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My featured Merit Badge Awardee of the Week is … Kathy Butler-Bebout!!!
Kathy Butler-Bebout (#6691) has received a certificate of achievement in Farm Kitchen for earning a Beginner & Intermediate Level Forage for Food Merit Badge!
“We had an exceptionally wet spring and early summer here, and have seen many more fungi and mushrooms than usual. My husband, the kids, and I spent an hour looking at the Missouri Dept. of Conservation edible mushroom page to confirm that the fungus growing on several dead logs across the creek were edible.
We had success! We correctly identified the fungus as oyster mushrooms.
My main areas for foraging are SurePop Farm, 240 acres, 12 miles S of Yellville, AR, on Water Creek in rugged Ozark Mountain terrain, a few miles N of the Buffalo River; and Sunrise Farm, 40 acres of bottom and upland pasture on Greasy Creek, 7 miles SW of Yellville. Sunrise Farm has been cultivated and foraged for generations. I searched there this spring for morel mushrooms in a small, undisturbed area in a sycamore grove on the bank of Greasy Creek. Morels, happily, are one of the easiest to identify because of their “spongy, Christmas tree” shape, and the area was relatively free from heavy undergrowth, so they were easier to spot under dead leaves and logs. SurePop is remote and barely cultivated. I targeted the elderberry thicket along the creek, the deep ravine full of dead logs from the ’09 ice storm, and the large flat area overgrown with kudzu on the S side of the farm.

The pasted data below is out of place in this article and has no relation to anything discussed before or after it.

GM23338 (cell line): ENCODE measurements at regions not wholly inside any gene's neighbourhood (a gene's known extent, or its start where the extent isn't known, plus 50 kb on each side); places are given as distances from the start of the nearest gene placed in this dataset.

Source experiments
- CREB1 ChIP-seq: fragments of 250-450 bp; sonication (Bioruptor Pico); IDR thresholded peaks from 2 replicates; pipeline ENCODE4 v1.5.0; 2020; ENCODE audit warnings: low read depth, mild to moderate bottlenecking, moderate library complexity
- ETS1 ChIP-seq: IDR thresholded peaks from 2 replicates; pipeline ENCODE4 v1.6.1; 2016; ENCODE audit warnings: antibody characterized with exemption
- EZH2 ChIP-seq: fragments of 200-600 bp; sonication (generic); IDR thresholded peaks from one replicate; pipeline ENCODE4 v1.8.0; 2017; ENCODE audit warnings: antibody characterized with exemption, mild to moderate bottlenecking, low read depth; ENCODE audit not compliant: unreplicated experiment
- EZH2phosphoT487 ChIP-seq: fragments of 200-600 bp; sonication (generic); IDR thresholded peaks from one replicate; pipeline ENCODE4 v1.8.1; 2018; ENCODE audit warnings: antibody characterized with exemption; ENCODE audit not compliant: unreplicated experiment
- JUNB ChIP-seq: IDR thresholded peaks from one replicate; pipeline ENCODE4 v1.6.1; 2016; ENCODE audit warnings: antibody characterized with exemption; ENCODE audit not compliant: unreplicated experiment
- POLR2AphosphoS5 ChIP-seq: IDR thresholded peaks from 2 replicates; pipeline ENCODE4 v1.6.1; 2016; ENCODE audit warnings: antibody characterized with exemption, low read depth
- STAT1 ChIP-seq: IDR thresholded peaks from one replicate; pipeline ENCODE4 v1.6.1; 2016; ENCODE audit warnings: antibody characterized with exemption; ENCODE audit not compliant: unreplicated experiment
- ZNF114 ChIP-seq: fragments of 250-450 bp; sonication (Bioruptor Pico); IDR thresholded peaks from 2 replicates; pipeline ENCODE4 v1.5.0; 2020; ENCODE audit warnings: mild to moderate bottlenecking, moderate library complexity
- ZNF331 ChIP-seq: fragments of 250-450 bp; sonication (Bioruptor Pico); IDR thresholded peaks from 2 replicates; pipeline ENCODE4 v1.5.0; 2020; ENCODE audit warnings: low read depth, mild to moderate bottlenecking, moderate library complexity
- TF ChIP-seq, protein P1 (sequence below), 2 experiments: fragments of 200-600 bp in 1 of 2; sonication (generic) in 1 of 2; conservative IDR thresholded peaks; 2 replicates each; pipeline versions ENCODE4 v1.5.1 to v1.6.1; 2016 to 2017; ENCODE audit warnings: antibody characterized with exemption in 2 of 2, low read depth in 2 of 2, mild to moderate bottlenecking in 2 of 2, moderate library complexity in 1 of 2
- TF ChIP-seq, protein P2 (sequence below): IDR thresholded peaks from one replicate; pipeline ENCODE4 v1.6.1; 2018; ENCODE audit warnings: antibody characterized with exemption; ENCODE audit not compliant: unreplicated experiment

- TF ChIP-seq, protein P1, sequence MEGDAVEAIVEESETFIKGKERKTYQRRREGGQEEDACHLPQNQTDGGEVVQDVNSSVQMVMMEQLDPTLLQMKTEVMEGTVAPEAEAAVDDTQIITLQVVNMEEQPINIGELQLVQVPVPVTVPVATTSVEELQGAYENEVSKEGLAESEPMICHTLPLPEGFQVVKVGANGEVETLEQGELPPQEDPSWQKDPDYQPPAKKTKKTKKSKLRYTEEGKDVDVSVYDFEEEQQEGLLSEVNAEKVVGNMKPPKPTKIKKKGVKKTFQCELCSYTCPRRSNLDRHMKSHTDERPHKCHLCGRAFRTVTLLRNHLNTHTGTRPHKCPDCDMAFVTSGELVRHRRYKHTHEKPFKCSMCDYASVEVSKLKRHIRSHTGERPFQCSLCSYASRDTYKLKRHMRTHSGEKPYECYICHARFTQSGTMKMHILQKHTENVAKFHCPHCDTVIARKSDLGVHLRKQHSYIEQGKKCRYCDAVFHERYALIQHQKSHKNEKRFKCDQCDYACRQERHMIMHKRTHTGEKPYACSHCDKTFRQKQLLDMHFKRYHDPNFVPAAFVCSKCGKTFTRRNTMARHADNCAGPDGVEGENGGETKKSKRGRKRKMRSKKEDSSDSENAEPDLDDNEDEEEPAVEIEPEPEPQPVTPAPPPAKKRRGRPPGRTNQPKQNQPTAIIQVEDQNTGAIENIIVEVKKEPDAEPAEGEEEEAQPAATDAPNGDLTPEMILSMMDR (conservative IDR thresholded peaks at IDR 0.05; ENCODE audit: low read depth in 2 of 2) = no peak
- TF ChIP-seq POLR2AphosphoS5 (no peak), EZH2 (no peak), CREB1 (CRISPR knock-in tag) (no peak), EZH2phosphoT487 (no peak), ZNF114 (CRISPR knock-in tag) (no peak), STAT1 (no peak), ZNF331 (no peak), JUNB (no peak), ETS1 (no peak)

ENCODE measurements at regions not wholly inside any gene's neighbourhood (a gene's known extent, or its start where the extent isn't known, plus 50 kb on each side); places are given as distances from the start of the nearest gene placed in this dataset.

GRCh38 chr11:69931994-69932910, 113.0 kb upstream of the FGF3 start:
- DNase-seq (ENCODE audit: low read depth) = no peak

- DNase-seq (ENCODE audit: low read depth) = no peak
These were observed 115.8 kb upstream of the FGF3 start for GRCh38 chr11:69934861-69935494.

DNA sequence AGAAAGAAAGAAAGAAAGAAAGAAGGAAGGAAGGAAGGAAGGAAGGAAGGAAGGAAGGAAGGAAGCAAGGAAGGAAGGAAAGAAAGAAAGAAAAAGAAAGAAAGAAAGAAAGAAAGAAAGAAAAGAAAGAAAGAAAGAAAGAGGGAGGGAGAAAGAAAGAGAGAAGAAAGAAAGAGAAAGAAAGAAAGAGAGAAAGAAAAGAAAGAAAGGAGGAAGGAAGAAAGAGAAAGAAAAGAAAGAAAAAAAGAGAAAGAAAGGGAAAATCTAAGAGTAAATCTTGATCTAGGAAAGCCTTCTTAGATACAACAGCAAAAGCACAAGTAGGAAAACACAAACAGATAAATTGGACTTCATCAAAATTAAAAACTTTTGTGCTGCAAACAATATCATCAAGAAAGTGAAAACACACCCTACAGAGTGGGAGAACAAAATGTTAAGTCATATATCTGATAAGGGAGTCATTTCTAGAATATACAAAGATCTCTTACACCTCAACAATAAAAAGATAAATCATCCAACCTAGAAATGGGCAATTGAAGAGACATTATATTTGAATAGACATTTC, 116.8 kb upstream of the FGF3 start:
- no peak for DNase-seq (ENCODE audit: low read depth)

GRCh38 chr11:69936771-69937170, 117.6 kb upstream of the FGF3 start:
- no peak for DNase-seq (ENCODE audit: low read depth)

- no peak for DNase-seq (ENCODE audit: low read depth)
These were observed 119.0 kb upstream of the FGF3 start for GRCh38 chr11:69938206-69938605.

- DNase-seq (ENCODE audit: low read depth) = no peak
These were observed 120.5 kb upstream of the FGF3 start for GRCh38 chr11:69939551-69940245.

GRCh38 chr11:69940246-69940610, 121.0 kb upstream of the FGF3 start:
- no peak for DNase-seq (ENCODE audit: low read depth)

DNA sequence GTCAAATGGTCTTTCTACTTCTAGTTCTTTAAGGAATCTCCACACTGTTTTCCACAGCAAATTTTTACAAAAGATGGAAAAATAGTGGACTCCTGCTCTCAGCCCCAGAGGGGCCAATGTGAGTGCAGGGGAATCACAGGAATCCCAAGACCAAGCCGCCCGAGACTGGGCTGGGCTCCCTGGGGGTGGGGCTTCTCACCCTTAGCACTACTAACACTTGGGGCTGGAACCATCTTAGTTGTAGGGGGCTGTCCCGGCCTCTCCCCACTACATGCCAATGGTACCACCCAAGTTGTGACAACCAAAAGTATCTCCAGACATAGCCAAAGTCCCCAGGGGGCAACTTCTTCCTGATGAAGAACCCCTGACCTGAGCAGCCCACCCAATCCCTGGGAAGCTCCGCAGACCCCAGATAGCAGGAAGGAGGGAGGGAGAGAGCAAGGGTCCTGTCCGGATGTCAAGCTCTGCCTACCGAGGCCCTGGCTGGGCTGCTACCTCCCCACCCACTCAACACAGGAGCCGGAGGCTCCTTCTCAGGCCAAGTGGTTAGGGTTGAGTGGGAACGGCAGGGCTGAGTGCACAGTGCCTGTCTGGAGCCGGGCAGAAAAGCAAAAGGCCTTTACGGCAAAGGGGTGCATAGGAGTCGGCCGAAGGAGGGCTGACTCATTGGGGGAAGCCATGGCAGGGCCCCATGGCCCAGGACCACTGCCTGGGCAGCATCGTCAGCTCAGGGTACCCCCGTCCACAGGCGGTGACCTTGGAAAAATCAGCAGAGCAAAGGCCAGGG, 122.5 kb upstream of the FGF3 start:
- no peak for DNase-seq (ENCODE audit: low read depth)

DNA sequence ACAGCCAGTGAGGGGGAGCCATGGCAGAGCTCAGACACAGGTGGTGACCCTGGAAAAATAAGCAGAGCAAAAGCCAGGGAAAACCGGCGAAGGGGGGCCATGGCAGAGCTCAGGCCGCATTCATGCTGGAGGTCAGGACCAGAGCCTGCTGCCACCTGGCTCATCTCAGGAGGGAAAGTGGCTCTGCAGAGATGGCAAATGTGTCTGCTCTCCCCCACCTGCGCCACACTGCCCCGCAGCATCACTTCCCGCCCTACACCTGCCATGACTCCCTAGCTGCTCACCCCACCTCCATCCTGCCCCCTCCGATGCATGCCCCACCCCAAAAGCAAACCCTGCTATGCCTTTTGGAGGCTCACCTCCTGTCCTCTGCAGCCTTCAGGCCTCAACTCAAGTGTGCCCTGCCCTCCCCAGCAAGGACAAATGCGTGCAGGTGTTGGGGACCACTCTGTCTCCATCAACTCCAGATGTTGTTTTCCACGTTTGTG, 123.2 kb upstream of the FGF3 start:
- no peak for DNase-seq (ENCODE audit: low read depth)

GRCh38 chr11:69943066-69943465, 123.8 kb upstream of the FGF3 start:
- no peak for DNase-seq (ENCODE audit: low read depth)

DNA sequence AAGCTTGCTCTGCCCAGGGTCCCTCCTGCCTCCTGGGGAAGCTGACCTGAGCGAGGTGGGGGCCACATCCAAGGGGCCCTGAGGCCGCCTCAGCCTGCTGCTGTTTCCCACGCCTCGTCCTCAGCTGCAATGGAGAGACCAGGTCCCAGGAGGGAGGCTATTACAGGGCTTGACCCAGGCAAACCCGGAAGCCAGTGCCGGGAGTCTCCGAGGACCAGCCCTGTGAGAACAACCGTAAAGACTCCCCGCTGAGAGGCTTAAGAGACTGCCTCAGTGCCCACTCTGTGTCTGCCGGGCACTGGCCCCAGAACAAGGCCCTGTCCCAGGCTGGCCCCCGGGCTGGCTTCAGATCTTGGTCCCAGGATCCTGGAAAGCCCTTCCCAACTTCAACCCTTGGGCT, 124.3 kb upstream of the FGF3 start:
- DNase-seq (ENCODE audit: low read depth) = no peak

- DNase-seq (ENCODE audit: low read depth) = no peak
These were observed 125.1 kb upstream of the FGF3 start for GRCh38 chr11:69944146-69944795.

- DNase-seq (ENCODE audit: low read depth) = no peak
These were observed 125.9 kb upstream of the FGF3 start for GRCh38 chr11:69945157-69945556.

I learned that, for me, the only way to forage for fungi in the off-season is to identify areas with conditions conducive to their growth. I checked these areas periodically through spring, summer, and early fall of 2015. I fell in love with fungi! When the weather turned moist and still, an incredible variety of mushrooms, shelf fungi, puffballs, and the like revealed themselves. I can identify elf’s ear (not edible), morel, oyster, delicious milky cap, lion’s mane, and puffballs.”